The Journalist’s Creed is a personal affirmation of journalism ethics written by Walter Williams in 1914. The creed has been published in more than 100 languages, and a bronze plaque of The Journalist’s Creed hangs at the National Press Club in Washington, D.C. I remember standing in front of that plaque many years ago in that room and feeling a sense of pride that I came from that J-school where it all started. Note: Williams was the founding dean of the Missouri School of Journalism (my school).
Let’s take a closer look at the creed —
– I believe in the profession of journalism.
– I believe that the public journal is a public trust; that all connected with it are, to the full measure of their responsibility, trustees for the public; that acceptance of a lesser service than the public service is a betrayal of this trust.
– I believe that clear thinking and clear statement, accuracy and fairness are fundamental to good journalism.
– I believe that a journalist should write only what he holds in his heart to be true.
– I believe that suppression of the news, for any consideration other than the welfare of society, is indefensible.
– I believe that no one should write as a journalist what he would not say as a gentleman; that bribery by one’s own pocketbook is as much to be avoided as bribery by the pocketbook of another; that individual responsibility may not be escaped by pleading another’s instructions or another’s dividends.
– I believe that advertising, news and editorial columns should alike serve the best interests of readers; that a single standard of helpful truth and cleanness should prevail for all; that the supreme test of good journalism is the measure of its public service.
– I believe that the journalism which succeeds best — and best deserves success — fears God and honors Man; is stoutly independent, unmoved by pride of opinion or greed of power, constructive, tolerant but never careless, self-controlled, patient, always respectful of its readers but always unafraid, is quickly indignant at injustice; is unswayed by the appeal of privilege or the clamor of the mob; seeks to give every man a chance and, as far as law and honest wage and recognition of human brotherhood can make it so, an equal chance; is profoundly patriotic while sincerely promoting international goodwill and cementing world-comradeship; is a journalism of humanity, of and for today’s world.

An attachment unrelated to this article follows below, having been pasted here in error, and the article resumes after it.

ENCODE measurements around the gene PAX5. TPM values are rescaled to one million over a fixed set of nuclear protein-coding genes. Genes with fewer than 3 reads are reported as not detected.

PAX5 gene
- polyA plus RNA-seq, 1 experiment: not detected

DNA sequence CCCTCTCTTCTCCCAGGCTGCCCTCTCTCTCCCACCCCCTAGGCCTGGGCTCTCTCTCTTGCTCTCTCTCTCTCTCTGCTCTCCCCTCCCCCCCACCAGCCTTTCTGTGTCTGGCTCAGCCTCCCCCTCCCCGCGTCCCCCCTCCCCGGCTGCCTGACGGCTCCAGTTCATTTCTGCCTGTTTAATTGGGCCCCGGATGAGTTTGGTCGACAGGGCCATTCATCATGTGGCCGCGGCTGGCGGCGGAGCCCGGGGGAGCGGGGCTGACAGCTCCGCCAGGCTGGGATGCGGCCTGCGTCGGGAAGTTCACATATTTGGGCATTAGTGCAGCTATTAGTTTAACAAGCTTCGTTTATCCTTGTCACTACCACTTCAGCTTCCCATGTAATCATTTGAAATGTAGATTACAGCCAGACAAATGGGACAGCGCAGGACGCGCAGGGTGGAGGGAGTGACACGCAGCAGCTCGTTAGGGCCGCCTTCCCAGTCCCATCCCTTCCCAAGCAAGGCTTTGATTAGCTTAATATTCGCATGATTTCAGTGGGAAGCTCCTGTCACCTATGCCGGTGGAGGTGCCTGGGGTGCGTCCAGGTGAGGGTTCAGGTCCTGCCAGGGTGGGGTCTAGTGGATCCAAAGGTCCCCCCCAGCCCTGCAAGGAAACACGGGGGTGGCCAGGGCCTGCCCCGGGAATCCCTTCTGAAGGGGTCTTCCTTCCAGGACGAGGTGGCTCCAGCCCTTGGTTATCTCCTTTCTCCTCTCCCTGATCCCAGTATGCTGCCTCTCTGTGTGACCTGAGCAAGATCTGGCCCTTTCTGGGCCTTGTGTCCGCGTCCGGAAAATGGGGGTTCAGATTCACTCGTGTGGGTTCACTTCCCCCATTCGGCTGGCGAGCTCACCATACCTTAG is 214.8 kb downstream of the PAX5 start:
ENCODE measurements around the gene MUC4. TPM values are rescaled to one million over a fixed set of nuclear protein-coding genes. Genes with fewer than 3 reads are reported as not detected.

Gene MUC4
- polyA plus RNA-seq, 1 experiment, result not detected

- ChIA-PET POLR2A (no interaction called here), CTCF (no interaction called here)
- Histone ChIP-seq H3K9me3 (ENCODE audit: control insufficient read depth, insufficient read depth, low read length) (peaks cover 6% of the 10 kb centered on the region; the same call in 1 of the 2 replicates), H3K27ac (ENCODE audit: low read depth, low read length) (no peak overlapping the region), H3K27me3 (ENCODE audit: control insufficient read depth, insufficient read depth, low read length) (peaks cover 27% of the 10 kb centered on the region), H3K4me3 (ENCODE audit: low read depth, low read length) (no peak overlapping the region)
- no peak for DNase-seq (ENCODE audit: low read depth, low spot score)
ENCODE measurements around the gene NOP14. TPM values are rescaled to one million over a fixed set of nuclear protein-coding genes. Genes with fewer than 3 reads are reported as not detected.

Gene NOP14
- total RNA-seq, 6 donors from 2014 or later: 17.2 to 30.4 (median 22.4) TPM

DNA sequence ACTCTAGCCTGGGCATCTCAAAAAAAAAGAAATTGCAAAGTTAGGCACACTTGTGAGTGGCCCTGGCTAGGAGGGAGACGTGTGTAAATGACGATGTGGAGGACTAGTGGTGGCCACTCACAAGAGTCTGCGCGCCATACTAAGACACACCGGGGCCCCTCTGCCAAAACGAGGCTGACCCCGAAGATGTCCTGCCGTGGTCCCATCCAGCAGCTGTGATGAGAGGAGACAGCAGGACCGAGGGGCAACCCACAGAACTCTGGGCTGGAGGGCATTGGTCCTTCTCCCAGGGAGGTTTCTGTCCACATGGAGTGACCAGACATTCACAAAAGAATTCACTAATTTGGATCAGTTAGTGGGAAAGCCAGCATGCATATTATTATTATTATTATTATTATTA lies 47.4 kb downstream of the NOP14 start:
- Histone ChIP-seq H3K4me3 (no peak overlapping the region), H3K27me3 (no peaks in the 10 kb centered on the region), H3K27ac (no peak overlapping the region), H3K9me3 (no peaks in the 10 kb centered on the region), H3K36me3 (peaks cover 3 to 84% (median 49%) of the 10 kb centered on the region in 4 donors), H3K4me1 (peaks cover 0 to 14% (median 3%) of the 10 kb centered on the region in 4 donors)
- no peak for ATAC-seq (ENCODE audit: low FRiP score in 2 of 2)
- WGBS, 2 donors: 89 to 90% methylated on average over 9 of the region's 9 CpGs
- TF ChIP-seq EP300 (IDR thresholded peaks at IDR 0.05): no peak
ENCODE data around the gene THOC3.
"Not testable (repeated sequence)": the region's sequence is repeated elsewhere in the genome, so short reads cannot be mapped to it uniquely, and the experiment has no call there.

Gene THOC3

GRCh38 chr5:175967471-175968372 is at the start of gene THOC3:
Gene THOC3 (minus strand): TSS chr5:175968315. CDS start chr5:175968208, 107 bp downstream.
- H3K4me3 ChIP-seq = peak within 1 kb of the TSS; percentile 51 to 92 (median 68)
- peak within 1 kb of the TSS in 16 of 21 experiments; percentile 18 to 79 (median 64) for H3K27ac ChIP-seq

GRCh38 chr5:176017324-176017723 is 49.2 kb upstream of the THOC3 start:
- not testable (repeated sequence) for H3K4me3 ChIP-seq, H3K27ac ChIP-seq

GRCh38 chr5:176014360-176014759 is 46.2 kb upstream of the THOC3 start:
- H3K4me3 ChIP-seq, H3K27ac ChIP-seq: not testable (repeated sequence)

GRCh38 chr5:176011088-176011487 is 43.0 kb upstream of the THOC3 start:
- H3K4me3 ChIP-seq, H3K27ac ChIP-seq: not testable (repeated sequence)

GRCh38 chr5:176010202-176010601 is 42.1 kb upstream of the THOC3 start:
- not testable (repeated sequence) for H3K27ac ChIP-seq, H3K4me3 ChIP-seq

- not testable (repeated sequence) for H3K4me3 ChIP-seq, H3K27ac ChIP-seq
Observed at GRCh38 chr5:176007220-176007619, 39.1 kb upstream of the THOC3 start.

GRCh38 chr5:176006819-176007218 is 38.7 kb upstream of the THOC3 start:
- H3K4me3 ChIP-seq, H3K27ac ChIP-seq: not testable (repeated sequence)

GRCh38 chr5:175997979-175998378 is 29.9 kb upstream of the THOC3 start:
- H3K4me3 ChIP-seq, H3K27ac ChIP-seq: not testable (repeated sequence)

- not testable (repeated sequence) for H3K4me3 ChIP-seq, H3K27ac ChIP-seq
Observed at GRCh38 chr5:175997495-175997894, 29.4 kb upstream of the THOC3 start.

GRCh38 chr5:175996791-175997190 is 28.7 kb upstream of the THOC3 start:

Wow, right? Wow.
Such powerful and inspiring words that almost make us forget what a shambles our current profession of journalism has become. For example, the handling of the COVID-19 situation by journalism is unforgivable. They took a very small story (by the numbers) and turned it into a worldwide panic.
How can you tell? Well, go out and try to buy a roll of toilet paper or a case of water and let me know how that works out for you. We have lost it and the culprit is our journal of public trust who have DEFINITELY accepted a lesser service and betrayed it. Walter would NOT be pleased. I’m NOT pleased and neither should you be.
The massive media consolidation of the past decade has cut jobs in editorial journalism to the bone. Algorithms now write headlines for stories at our major newspapers based on what’s most likely to be clicked which means they are in essence, clickbait. By the way, these practices are NOT disclosed so the people just think they’re getting “the news.” But they are getting a narrative of the news controlled by six media companies (yep) and algorithms designed to scare them and piss them off. It’s wrong.
The solution? Easy. Journalism must get back to its role as the protector of the public trust. Sounds great, but the six media companies running it have NO interest in the public trust. Correct, but they DO have an interest in gaining attention and THAT Is something WE control. We must start paying attention to outlets who follow the Journalist’s Creed and ignoring the rest until they do. Consumers of news CAN send a message and we need to do that before all that’s left is meaningless propaganda. I still believe in the profession of journalism. I believe they can do better.